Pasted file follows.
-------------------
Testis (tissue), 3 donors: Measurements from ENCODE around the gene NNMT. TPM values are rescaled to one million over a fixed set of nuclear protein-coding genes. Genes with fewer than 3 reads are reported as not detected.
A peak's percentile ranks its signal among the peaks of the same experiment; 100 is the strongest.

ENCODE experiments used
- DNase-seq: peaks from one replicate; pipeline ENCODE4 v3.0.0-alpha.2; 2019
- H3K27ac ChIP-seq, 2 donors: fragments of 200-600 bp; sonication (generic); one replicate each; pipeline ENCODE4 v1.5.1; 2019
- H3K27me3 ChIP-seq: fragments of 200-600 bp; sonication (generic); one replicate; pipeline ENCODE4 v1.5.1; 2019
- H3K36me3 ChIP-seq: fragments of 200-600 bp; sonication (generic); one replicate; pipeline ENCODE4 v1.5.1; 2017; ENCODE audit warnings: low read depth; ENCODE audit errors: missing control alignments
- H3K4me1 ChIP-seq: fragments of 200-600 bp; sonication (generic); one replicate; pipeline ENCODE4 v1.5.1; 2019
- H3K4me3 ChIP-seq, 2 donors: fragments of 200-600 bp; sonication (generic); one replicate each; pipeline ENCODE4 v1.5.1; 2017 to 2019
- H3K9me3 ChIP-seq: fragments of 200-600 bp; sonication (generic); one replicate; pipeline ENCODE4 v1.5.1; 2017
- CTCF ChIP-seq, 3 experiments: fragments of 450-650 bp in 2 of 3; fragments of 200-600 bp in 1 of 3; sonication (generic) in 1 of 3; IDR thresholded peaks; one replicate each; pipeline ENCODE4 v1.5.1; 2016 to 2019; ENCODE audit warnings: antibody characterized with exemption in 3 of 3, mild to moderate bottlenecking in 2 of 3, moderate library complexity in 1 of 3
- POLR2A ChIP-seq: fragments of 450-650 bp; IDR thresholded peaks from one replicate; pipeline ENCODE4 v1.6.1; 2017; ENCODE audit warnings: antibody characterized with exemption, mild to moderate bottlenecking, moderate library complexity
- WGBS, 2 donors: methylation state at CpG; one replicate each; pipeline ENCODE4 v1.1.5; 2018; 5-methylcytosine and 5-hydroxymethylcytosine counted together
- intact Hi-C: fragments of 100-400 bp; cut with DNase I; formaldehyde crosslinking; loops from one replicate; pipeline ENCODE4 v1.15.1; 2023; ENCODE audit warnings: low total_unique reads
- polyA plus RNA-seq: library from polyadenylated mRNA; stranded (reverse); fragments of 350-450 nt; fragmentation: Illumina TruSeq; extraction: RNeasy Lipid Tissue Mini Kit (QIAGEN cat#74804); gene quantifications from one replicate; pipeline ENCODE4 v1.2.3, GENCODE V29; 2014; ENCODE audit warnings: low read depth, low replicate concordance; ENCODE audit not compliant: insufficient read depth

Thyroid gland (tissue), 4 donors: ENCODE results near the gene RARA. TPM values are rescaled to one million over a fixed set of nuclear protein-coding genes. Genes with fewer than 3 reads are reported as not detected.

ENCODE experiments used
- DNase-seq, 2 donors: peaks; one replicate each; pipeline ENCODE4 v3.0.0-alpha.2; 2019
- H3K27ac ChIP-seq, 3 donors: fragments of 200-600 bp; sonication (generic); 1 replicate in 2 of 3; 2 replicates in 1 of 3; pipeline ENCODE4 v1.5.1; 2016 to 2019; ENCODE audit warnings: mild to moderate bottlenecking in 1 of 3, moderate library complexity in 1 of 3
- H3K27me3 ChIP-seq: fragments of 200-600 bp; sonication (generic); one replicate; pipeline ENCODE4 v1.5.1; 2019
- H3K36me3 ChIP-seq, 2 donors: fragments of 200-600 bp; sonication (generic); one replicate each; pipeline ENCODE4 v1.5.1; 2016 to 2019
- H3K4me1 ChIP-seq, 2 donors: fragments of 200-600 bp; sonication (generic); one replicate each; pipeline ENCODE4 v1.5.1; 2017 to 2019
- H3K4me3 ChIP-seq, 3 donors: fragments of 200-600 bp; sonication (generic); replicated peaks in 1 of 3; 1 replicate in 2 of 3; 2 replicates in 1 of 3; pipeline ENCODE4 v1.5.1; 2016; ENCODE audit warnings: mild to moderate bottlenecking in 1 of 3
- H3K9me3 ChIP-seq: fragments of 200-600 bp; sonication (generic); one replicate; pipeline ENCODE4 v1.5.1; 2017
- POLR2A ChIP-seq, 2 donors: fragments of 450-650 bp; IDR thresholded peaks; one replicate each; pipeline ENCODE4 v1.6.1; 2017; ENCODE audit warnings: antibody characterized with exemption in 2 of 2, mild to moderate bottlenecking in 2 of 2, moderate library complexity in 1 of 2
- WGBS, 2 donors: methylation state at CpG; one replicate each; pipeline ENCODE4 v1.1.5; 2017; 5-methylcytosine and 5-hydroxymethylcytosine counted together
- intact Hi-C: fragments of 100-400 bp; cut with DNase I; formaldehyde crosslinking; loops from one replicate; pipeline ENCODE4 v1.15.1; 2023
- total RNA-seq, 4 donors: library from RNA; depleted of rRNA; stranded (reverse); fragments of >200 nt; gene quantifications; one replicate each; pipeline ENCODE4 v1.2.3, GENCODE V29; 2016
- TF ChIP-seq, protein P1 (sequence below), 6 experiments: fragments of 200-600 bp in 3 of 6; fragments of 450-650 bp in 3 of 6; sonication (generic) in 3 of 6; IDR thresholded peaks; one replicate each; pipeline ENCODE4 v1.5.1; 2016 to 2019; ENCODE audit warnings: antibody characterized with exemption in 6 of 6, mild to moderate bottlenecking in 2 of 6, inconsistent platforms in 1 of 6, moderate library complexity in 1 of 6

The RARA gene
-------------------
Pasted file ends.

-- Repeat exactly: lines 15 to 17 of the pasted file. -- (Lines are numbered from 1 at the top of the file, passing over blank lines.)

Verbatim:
- polyA plus RNA-seq: library from polyadenylated mRNA; stranded (reverse); fragments of 350-450 nt; fragmentation: Illumina TruSeq; extraction: RNeasy Lipid Tissue Mini Kit (QIAGEN cat#74804); gene quantifications from one replicate; pipeline ENCODE4 v1.2.3, GENCODE V29; 2014; ENCODE audit warnings: low read depth, low replicate concordance; ENCODE audit not compliant: insufficient read depth

Thyroid gland (tissue), 4 donors: ENCODE results near the gene RARA. TPM values are rescaled to one million over a fixed set of nuclear protein-coding genes. Genes with fewer than 3 reads are reported as not detected.

ENCODE experiments used